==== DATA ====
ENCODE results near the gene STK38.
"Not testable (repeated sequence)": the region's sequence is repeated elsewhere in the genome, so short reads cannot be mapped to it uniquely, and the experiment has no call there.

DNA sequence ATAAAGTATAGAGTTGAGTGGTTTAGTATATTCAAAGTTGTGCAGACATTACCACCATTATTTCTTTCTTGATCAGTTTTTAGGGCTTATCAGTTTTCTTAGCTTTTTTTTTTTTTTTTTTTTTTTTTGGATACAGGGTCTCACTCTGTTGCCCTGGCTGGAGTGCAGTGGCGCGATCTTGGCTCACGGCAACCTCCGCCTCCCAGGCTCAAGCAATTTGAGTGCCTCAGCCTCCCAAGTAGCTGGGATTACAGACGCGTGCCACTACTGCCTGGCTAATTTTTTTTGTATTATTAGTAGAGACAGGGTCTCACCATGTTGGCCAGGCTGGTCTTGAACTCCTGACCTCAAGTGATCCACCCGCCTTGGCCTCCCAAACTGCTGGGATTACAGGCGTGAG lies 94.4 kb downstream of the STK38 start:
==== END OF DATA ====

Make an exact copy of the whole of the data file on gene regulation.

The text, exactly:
ENCODE results near the gene STK38.
"Not testable (repeated sequence)": the region's sequence is repeated elsewhere in the genome, so short reads cannot be mapped to it uniquely, and the experiment has no call there.

DNA sequence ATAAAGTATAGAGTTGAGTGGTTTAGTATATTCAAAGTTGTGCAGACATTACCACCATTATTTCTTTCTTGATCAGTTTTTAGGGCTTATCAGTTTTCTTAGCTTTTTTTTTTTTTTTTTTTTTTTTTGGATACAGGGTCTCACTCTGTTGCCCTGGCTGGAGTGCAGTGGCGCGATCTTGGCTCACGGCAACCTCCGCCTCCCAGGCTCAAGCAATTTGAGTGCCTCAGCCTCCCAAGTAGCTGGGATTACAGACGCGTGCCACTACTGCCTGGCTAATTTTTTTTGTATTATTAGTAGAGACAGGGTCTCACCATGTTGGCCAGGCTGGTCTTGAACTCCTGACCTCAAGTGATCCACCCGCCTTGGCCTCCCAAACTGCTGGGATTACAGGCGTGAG lies 94.4 kb downstream of the STK38 start: